In The Press: MACC: No givers, no takers

This highlights a report on the 2014 CPA Congress session on “Driving a Competitive Nation” and provides a simplistic response to a very serious issue in our country. The Business Ethics Institute of Malaysia (BEIM) encourages business enterprises to band together in meeting the challenges of corruption and inducement. We work with the private sector in wanting to make a difference. Like “equity” the private sector must likewise come with clean hands.

The principle “No givers, no takers” is far from the reality on the ground level. You have situations where the giver does not want to give but additional procedures, new requirement, delays and files lost all frustrate entrepreneurs who are paying interest on their financing to give in and capitulate.

Datuk IG Chandran, director of the forensic section of MACC stresses that corporations must be prepared to lose some business contracts if they find elements of corruption. Does such a stand help ethical principles to prevail? On the contrary, the corporation loses a business opportunity but does it really relish in taking a high moral ground while corruption continues to flourish? This is akin to good people becoming good for nothing.

On the other hand, you also have situations where the business sector provides inducement to beat requirements and conditions. The fact that they know money can make a difference induces them to use “runners” to do the needful. Even the most respectable developers are guilty in this respect.

With the enforcement mentality so widespread within the police, customs, district councils and the civil service, it is only through establishing clear cut policies, procedures and time lines that would inspire the growth of a spirit of transparency and accountability so critical if we want to make a difference in the battle to contain corruption.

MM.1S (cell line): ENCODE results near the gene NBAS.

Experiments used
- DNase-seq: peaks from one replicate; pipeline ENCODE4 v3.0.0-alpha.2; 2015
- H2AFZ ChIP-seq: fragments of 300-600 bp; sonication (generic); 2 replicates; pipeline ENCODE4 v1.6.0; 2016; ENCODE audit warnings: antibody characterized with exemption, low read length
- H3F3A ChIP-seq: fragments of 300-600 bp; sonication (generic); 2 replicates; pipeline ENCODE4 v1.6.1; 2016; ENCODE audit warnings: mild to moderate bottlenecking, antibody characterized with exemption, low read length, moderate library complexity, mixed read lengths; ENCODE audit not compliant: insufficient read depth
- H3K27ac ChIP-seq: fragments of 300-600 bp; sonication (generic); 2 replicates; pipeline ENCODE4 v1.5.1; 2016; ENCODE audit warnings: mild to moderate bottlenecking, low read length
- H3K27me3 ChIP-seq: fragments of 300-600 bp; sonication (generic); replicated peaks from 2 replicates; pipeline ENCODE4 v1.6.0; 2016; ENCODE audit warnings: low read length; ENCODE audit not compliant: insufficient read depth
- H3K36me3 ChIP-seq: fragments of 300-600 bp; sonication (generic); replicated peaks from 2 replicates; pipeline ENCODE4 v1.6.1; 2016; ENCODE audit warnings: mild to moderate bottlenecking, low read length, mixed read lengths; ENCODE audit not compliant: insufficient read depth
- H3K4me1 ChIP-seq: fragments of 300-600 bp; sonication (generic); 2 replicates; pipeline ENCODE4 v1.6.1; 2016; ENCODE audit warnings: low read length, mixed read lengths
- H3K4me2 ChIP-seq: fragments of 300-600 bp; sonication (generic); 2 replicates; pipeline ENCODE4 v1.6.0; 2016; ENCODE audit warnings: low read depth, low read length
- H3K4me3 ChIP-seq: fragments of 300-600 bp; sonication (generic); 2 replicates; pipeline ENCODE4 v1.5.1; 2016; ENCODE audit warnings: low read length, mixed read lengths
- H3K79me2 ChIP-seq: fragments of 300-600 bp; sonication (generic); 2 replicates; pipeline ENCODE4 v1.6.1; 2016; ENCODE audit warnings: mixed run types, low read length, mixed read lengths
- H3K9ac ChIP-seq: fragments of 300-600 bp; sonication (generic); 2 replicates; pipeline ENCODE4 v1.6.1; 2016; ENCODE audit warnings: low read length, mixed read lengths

The fact that MACC has received between 12,000 and 14,000 complaints, of which only 1,000 has been labelled “pursuable investigations”, raises very critical questions regarding the process. Those thousands who have complained with no action taken whatsoever would be sadly disappointed. A ratio of this nature cannot be explained away except to generate the perception that MACC itself does not have the will to act.

So corruption can only be tackled if “pursuable investigations” as defined by MACC is met. This ratio has to be increased but it also highlights how corruption is so well managed that many get away with it. Those who indulge in corruption use subtle means and have many methods by which inducement is both given and taken.

The recent arrest of a dozen custom officers and a state director is a feather in the cap of MACC. Nevertheless, with billions of ringgit in revenue lost, and the syndicate busted it raises major questions. We have all read about the porous nature of our Immigration offices in the border with Thailand. Not only drugs but billions of ringgit worth of cars have been smuggled. Who is giving them the cover? What about political leaders and the police? These questions have to be addressed.

The Business Ethics Institute of Malaysia (BEIM) believes in both advocacy and a well thought out approach that gives emphasis to the role of ethics as critical for business excellence. This is important in giving depth to the principle “no takers, no givers”. – September 11, 2014.

* K. Haridas is chairman of Business Ethics Institute of Malaysia.

* This is the personal opinion of the writer or publication and does not necessarily represent the views of The Malaysian Insider.

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